Suttle defends record in State of the City

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January 21st, 2011

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Jim Suttle said he has restored fiscal order to the city of Omaha

Omaha, NE – Omaha Mayor Jim Suttle defended his record in his State of the City address Friday morning. The Mayor spoke just days before Omaha votes in a special recall election on whether to keep him in office.

“I’m in an unusual position standing before you today,” Suttle said. “We are poised to pull out of this recession in better shape than most cities across the country. We have restored financial to our city of Omaha for the first time in years. We are balancing budgets, mending broken pension systems and saving taxpayers millions of dollars.”

But, he continued, “the reality is the financial stability we have secured in the last several months could unravel if our city faces a series of leadership changes in the months to come.”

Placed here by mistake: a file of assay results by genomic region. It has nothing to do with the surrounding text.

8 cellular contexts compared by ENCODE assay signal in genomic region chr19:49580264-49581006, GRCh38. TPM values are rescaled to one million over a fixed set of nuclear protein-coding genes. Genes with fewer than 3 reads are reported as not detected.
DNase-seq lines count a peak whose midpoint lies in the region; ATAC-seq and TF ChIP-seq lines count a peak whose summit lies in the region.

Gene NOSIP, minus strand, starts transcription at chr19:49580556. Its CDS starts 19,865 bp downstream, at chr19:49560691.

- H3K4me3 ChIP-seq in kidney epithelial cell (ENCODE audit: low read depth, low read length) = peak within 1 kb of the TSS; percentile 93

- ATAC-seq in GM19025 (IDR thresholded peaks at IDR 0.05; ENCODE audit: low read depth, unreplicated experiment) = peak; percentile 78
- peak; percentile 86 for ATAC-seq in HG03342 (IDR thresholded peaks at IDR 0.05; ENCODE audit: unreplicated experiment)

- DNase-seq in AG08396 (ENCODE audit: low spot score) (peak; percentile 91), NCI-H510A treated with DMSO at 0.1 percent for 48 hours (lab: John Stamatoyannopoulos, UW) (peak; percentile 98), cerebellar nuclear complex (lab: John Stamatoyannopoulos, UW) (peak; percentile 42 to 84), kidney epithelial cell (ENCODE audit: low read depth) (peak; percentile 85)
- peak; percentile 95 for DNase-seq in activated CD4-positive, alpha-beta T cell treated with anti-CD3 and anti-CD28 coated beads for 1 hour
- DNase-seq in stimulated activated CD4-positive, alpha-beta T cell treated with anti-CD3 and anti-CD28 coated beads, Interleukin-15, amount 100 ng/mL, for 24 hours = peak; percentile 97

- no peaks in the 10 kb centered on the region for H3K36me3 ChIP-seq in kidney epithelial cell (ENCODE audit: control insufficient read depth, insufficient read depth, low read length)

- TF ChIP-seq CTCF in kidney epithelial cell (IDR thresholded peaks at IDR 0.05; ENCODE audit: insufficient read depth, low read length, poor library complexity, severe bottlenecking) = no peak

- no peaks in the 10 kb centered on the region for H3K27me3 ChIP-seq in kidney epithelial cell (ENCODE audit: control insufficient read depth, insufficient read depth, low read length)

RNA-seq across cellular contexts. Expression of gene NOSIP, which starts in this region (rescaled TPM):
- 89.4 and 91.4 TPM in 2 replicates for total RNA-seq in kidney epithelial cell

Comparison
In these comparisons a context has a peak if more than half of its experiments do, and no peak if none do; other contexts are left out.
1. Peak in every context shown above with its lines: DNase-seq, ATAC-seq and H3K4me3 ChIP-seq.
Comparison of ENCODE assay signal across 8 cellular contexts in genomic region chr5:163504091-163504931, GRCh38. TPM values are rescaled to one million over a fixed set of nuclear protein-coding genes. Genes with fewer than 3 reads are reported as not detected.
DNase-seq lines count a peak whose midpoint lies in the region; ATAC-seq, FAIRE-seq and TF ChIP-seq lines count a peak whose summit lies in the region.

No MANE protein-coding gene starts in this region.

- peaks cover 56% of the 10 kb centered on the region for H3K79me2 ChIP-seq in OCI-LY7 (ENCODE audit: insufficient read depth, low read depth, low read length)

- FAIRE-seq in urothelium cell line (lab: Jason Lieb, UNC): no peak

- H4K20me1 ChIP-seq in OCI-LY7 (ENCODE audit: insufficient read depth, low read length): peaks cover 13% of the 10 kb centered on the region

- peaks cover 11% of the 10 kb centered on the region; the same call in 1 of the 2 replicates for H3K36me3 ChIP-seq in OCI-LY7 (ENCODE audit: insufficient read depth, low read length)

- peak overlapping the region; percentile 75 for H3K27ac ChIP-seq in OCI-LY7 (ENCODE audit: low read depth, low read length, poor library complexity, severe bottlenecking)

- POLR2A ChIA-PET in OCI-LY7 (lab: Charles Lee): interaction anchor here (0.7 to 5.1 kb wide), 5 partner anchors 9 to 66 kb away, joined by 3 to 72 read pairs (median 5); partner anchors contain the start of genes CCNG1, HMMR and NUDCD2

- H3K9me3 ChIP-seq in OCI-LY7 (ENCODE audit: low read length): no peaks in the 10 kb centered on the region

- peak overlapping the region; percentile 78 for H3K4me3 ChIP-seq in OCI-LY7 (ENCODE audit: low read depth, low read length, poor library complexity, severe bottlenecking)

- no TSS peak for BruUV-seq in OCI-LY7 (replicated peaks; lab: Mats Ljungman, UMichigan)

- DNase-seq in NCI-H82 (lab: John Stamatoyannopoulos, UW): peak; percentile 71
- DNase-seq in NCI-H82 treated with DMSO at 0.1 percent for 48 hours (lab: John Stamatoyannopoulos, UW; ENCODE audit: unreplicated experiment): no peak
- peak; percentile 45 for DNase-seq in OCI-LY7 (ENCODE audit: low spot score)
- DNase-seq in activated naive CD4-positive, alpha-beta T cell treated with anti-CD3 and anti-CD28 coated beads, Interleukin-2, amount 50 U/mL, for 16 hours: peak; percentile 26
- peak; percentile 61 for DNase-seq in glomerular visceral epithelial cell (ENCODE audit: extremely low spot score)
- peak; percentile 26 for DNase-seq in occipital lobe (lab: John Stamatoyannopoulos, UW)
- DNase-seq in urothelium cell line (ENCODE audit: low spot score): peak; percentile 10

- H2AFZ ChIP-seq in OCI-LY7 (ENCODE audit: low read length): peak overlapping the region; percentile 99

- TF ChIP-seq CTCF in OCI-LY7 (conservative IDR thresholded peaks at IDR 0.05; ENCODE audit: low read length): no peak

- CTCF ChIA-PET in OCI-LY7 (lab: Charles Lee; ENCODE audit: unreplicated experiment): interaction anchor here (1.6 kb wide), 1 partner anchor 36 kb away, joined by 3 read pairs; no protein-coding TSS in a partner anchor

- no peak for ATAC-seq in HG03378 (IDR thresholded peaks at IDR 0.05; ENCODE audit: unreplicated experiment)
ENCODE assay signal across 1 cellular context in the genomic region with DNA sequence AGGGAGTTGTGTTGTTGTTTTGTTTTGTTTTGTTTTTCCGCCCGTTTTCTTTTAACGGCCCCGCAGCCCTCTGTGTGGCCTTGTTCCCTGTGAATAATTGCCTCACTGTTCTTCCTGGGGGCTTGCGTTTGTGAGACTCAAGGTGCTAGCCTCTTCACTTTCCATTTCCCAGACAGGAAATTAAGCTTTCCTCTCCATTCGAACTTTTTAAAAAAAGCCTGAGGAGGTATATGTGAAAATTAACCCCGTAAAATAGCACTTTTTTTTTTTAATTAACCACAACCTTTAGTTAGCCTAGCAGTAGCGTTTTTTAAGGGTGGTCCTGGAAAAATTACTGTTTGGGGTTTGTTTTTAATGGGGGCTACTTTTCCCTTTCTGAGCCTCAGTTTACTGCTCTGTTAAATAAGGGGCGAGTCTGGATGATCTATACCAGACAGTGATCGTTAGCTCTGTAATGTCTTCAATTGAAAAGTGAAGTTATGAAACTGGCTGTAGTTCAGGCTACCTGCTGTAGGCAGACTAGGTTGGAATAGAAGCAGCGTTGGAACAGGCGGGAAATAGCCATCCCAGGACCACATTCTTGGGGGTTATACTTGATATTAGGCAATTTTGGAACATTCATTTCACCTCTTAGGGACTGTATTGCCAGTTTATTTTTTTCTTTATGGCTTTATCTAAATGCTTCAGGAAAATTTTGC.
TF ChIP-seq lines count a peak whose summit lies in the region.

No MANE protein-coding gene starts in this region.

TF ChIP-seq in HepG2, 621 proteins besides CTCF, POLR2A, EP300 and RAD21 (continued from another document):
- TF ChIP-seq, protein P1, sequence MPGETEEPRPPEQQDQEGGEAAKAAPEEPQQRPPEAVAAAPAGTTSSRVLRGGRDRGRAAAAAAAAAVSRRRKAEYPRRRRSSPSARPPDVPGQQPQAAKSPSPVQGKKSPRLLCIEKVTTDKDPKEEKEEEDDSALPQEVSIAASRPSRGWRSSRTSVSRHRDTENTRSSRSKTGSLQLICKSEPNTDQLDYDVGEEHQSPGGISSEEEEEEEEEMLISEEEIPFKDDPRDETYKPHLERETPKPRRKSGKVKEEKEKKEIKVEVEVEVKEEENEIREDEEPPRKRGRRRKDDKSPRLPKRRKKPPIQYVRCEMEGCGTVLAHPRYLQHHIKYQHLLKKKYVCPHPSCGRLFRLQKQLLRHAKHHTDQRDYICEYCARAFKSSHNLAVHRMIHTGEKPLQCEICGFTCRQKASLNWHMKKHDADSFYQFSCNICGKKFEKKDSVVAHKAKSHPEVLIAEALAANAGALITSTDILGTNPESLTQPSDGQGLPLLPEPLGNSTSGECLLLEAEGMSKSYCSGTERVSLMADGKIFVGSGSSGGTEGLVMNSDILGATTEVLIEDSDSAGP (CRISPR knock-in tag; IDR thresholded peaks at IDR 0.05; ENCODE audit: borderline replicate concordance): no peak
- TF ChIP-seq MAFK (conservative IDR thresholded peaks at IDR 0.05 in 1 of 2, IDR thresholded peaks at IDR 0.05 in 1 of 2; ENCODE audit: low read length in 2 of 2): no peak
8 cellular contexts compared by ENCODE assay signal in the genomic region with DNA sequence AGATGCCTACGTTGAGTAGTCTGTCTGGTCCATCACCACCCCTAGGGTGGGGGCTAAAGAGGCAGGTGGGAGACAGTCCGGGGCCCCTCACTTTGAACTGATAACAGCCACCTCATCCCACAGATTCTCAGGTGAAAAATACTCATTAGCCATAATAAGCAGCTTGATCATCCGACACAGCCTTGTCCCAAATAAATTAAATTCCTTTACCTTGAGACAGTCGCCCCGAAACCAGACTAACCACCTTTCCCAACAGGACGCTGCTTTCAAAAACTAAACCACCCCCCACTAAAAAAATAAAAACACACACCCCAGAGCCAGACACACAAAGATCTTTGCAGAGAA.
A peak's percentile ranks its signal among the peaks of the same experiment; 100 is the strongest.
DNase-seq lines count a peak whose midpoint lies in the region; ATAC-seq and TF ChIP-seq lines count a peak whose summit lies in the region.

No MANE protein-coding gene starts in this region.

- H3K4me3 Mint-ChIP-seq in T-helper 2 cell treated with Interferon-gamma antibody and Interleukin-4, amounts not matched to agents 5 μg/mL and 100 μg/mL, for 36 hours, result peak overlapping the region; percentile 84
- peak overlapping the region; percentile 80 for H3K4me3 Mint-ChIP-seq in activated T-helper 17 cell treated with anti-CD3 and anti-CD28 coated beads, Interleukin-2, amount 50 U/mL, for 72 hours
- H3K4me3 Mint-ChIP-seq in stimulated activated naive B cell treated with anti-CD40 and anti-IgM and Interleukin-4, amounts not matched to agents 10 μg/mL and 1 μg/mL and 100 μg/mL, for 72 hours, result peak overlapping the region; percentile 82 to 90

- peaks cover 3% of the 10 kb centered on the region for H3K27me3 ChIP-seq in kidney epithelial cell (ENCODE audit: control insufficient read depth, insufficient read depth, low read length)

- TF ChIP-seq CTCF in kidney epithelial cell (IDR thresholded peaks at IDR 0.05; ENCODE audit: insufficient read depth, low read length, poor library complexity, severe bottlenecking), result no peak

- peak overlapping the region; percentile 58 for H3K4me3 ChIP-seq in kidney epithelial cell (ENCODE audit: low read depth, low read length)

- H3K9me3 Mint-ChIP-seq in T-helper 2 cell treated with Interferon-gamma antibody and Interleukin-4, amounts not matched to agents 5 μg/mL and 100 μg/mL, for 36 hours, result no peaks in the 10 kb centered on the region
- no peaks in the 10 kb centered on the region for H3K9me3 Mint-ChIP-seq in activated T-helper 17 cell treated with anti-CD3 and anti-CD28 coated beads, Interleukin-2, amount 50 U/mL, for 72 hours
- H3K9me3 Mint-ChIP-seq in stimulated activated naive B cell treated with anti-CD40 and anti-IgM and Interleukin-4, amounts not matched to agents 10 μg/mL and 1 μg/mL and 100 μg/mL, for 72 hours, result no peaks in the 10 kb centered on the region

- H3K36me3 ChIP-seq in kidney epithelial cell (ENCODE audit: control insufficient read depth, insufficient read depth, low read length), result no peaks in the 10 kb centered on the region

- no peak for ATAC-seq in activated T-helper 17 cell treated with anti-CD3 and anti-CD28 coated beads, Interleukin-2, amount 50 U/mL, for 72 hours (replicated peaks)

Suttle used a significant portion of his address to make his final pitch to voters. He said instability in leadership at this time would hurt the city’s chances to fully recover from the economic recession.  Suttle also defended his decision to raise taxes, the primary complaint of his critics, saying he has restored fiscal order to the city.

“We raised revenue to overcome a $34 million shortfall in our budget this year. It was not an easy decision for me to make. But if we waited until the economy was better, we wouldn’t have kept our AAA bond rating, our interest rates would be higher, and we would be looking at bigger payments on entering this new budget cycle for the years that followed.”

“Delaying an increase in revenue by holding off on inevitable expenses,” he said, “ignoring decades of infrastructure concerns, waiting for pension reform, may have been a safer political move for Jim Suttle, but it would have cost the taxpayers more in the long run.”

“ I was not comfortable with that type of decision.”

Suttle said tax increases would have been inevitable, no matter who had been sitting in the Mayor’s office. A recall election has been scheduled for Tuesday, Jan. 25, after more than 28,000 validated signatures were collected to oust Suttle from office.

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